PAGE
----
‘backronym’: meaning and early occurrences

USA, 1983—an acronym deliberately formed from a phrase whose initial letters spell out a particular word or words, either to enhance memorability or as a fanciful explanation of a word’s origin—blend of the adjective ‘back’ and of the noun ‘acronym’

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‘paper yabber’: meaning and origin

Australia, 1888—denotes a letter (i.e., a written message)—‘yabber’: as a noun, denotes speech, language, talk; as a verb, means to talk—from an aboriginal stem ‘ya’, meaning to speak

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‘tickety-boo’: meaning, early occurrences and origin

UK, 1938—old-fashioned informal British-English adjective meaning ‘in good order’, ‘fine’—origin obscure: perhaps from Hindi ‘ṭhīk hai’ (‘all right’) or from ‘the ticket’ (‘the correct thing’); or it may simply be a purely fanciful formation

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‘Briticism’: meaning and origin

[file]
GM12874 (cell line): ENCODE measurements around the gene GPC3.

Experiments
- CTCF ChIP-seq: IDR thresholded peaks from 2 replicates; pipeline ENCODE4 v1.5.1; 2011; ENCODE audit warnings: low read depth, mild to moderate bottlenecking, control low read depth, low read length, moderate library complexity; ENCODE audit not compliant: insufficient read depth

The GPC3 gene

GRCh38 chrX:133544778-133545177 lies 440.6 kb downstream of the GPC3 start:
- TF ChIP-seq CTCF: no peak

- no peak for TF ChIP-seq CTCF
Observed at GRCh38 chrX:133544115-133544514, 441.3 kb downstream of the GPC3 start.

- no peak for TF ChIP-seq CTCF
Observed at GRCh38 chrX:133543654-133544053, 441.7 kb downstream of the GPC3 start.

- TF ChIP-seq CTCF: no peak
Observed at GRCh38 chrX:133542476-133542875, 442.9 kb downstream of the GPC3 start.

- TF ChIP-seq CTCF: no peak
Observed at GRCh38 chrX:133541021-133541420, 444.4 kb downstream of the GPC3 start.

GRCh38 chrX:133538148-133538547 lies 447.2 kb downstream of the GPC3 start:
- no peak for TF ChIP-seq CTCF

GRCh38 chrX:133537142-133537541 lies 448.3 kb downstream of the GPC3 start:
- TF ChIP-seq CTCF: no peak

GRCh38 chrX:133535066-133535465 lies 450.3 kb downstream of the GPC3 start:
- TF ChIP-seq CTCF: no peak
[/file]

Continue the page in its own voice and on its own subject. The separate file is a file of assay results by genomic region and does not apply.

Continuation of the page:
USA, 1868—coined by U.S. critic Richard Grant White (1822-1885) to denote a word or expression whose original acceptation (preserved in U.S. English) was changed to one that he regarded as debased

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history of ‘Emma Chisit’ and ‘Strine’

Australia, 1964—‘Emma Chisit’: ‘how much is it?’ (allegedly coined by English author Monica Dickens, who reportedly misunderstood the question posed by an Australian)—‘Strine’: Australian pronunciation of ‘Australian’ (coined by Australian author Alistair Morrison)

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‘things are crook in Tallarook’: meaning and origin

Australia, 1941—used of any adverse situation—based on the rhyme between ‘crook’ (meaning ‘bad’, ‘unpleasant’, ‘unsatisfactory’) and ‘Tallarook’, the name of a town in Victoria—sometimes followed by ‘there’s no work in Bourke’

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history of the croque-monsieur

France, 1891; UK, 1908—a sandwich filled with ham and cheese, and toasted or grilled—from ‘croque’, conjugated form of the verb ‘croquer’, to bite, to crunch, and the noun ‘monsieur’ (the reason that this noun was chosen is unknown)

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